New York Mets relief pitcher Carlos Torres walks off the...

New York Mets relief pitcher Carlos Torres walks off the field after giving up a solo home run to Baltimore Orioles' Henry Urrutia during the ninth inning of a baseball game, Wednesday, Aug. 19, 2015, in Baltimore. Credit: AP / Patrick Semansky

The Mets are understandably nervous about their bullpen other than Tyler Clippard and Jeurys Familia. Wednesday night's 5-4 loss to the Orioles showed why.

After Wilmer Flores gave the Mets a 4-3 lead with a solo home run in the seventh, Hansel Robles allowed a tying home run to Adam Jones in the bottom half. In the ninth, Carlos Torres served up a walk-off homer to Henry Urrutia -- the first batter he faced -- as the Mets split the two-game interleague series.

The opposite-field liner to left was the rookie Urrutia's first big-league home run.

The Mets lead over the Nationals in the NL East fell to 31/2 games after Washington defeated the Rockies, 4-1, Wednesday night.

Terry Collins declined to use Clippard for more than one inning or bring in Familia in a tie game on the road. Both pitched Tuesday. The Mets were off Monday and are off today.

"I'm not going to use them except in the situation they're supposed to be used in,'' Collins said. "We've just got to find somebody to bridge that gap sometimes.''

Noah Syndergaard allowed three runs in five-plus innings. The Mets staked him to a 3-1 lead, but Syndergaard gave up a two-run home run to Jonathan Schoop in the sixth.

"Hung a curveball to Schoop and he hit it out of the ballpark,'' Syndergaard said. "It's the big leagues. That's what he's paid to do.''

Right off the bat, Syndergaard had to face two of his biggest demons: the first inning and pitching on the road. Going in, he had a 5.29 ERA in the first inning and was 0-5, 5.01 away from Citi Field.

Seven pitches in, it didn't look good. Manny Machado doubled on Syndergaard's first pitch and Gerardo Parra singled on his third. It took four offerings for Syndergaard to walk Jones to load the bases.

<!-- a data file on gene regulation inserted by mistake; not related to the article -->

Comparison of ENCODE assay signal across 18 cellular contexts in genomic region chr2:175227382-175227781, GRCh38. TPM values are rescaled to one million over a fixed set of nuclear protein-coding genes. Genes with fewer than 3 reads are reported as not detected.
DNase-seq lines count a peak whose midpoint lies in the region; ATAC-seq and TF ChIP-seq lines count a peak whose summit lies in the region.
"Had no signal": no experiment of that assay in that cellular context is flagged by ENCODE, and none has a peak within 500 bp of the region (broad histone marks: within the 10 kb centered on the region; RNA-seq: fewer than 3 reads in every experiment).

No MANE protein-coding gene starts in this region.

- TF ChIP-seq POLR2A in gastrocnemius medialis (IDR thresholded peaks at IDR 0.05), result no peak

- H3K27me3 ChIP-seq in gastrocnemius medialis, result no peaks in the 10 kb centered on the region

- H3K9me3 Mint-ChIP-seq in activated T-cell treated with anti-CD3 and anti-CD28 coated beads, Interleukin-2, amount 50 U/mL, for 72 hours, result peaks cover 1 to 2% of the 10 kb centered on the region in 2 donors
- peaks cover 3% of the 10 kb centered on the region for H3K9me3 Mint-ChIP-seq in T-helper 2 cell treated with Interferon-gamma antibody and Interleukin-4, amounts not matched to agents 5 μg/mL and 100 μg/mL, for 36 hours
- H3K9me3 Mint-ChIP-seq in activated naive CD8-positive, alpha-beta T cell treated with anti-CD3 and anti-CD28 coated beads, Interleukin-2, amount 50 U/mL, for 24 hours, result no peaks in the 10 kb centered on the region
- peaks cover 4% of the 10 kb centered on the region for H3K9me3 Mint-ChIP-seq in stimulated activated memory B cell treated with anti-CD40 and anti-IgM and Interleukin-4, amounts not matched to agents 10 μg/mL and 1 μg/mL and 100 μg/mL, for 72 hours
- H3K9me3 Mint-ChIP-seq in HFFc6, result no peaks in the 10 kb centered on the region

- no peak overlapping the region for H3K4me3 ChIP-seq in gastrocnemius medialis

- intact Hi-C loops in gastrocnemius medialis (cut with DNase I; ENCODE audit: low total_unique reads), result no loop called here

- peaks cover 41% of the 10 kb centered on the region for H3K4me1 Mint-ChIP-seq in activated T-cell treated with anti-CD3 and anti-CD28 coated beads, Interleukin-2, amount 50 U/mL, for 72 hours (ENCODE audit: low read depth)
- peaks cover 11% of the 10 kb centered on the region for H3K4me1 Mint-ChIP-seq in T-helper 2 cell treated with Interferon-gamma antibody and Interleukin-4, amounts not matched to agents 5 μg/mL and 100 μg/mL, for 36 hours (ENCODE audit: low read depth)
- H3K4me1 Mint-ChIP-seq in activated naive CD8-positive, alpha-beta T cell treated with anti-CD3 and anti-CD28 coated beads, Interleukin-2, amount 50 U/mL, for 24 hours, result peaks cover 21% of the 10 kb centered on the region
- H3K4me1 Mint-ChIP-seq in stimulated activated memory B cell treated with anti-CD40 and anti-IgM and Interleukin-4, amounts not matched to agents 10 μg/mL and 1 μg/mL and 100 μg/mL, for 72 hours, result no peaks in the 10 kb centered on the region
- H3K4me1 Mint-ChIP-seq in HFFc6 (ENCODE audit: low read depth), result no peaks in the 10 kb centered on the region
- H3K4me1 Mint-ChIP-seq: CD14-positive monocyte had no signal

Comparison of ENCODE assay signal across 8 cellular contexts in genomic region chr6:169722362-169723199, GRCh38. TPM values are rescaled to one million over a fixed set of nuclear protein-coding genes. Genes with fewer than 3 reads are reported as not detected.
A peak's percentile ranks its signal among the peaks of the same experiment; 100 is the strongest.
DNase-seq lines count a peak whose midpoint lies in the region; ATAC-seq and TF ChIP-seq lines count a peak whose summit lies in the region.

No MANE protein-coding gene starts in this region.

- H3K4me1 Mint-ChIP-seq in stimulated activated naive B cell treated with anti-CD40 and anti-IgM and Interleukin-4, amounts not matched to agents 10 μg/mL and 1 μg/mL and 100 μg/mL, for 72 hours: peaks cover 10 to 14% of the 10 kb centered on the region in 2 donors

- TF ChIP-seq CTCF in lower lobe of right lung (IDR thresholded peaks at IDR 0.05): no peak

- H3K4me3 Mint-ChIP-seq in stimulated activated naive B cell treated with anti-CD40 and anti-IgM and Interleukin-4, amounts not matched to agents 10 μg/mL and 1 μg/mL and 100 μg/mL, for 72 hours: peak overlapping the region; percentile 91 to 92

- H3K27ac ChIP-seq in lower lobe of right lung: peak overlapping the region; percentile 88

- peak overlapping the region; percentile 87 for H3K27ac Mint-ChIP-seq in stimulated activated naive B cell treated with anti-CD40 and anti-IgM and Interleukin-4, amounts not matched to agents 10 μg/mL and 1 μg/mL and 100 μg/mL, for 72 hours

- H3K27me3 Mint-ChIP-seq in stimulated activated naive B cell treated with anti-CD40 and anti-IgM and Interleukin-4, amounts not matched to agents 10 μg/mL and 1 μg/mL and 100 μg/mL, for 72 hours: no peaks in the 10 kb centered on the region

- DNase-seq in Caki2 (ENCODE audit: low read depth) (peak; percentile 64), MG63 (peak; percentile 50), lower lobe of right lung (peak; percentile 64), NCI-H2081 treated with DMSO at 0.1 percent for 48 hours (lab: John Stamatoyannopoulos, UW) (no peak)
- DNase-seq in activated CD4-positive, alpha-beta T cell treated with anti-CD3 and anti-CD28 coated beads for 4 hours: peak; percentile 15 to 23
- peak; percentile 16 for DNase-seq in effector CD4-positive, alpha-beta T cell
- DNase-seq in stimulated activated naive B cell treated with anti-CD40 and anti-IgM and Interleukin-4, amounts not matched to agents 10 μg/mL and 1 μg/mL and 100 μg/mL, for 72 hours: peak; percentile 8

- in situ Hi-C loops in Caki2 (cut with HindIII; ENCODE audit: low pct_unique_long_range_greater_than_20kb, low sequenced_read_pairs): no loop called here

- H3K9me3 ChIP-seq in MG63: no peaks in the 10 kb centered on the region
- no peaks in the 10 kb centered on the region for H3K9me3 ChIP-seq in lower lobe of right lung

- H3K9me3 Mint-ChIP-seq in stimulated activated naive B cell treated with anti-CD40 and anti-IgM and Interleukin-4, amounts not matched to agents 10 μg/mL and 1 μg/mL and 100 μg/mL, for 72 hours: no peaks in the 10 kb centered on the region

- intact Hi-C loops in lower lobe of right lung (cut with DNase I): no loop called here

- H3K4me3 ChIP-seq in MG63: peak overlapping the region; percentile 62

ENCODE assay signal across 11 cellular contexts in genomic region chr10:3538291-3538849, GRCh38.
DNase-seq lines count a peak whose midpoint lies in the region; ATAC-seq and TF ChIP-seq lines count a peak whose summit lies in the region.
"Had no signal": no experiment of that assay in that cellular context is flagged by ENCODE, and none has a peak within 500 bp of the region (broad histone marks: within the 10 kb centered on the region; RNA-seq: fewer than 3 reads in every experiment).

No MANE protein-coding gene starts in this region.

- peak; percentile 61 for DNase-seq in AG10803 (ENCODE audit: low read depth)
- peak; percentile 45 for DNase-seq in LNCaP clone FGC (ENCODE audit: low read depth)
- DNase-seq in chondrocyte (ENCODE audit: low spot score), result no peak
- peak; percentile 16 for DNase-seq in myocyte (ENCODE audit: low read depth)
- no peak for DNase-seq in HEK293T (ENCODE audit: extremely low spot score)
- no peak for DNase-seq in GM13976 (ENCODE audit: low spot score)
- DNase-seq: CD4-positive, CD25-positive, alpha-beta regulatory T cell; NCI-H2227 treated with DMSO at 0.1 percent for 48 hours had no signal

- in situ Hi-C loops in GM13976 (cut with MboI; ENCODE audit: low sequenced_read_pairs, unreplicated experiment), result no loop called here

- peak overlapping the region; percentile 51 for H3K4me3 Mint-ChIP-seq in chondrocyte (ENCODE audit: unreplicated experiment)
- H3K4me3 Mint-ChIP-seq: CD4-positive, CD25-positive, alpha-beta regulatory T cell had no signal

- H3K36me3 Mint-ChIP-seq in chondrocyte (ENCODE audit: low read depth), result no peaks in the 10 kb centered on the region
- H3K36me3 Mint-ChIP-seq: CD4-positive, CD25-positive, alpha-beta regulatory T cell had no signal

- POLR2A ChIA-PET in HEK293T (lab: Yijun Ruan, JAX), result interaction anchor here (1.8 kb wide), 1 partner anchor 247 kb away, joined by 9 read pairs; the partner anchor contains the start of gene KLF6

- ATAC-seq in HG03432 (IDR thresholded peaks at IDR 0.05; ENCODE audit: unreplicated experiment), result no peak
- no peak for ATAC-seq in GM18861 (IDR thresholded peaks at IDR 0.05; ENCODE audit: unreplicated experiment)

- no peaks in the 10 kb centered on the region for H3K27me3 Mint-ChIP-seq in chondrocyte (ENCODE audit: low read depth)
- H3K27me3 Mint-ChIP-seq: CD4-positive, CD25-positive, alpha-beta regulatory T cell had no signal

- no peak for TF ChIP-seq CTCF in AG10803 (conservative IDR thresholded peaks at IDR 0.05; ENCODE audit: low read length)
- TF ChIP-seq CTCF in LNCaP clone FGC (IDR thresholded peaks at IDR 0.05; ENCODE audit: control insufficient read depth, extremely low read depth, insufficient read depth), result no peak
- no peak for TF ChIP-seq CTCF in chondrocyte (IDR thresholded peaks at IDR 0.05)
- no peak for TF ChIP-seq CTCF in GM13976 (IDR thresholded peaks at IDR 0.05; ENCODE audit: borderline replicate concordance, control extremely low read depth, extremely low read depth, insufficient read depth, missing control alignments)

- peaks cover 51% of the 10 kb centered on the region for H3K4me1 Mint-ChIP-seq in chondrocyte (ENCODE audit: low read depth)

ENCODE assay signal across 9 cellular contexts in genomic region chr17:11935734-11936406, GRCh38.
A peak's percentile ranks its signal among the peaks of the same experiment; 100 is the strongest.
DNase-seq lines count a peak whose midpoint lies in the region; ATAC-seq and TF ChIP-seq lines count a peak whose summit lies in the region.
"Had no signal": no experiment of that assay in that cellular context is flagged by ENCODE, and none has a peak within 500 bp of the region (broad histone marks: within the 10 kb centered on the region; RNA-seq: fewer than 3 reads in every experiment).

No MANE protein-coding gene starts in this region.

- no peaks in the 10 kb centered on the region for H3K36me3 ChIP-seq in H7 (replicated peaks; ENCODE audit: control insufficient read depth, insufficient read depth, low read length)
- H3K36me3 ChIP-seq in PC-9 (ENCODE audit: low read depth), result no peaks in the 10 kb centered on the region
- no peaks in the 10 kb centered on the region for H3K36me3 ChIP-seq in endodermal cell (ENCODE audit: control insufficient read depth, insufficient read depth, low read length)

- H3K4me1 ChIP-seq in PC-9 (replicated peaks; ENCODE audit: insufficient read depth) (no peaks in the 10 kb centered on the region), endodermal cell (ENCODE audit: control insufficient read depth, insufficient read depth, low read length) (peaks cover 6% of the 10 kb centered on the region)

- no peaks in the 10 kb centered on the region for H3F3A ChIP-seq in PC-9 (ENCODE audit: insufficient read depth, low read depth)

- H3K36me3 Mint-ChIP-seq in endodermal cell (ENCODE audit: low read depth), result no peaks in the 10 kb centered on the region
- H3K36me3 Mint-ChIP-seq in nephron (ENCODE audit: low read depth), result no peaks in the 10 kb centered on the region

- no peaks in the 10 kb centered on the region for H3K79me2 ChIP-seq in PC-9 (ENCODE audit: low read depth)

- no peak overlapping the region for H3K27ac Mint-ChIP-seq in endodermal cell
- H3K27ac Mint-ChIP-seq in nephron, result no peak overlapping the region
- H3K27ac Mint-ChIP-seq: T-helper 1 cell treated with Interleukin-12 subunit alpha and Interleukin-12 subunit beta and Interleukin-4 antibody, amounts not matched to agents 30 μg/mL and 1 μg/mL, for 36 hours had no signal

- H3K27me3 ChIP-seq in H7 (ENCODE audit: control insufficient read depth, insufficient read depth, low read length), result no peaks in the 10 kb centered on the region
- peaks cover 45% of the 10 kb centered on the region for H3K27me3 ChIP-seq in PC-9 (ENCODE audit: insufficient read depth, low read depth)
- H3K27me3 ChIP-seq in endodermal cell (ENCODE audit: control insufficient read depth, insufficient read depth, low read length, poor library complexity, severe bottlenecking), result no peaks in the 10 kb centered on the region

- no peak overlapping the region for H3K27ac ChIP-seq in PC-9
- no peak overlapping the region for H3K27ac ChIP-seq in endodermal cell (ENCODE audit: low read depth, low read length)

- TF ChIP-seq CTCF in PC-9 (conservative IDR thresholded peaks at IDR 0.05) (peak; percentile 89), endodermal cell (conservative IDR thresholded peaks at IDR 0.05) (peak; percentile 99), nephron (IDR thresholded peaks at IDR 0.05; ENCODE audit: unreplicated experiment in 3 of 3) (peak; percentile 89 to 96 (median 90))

Syndergaard, mindful of both of his bugaboos, asked the Mets if he could alter his pregame routine. He warmed up later than usual in the bullpen. But it didn't seem to help over the first three batters.

But the rookie got tough. He struck out Chris Davis on a hellacious 3-and-2 curve and got Schoop to ground into an inning-ending double play.

The Mets took a 1-0 lead in the first when Daniel Murphy homered off Ubaldo Jimenez. They made it 2-0 in the fourth on Flores' two-out RBI single.

Syndergaard retired nine in a row before Jones doubled to open the fourth. Davis walked and Steve Clevenger singled one out later to make it 2-1.

The Mets made it 3-1 in the fifth when Curtis Granderson doubled and Murphy drove him in with a single to right.

With Syndergaard laboring on a hot night, Collins seemed to want to ride him as long as he could. Davis led off the sixth with a double before Schoop tied it at 3. Collins left in Syndergaard to allow a single to Clevenger. Logan Verrett, recalled Tuesday to replace Bobby Parnell, was called in as Syndergaard left after 96 pitches.

Verrett retired three batters on six pitches. Collins admitted he had a possible spot start Sunday for Verrett in mind when he took him out and went with the erratic Robles in the seventh.

"The bullpen's pitched very, very good,'' Collins said. "We've still got a lot of confidence in them.''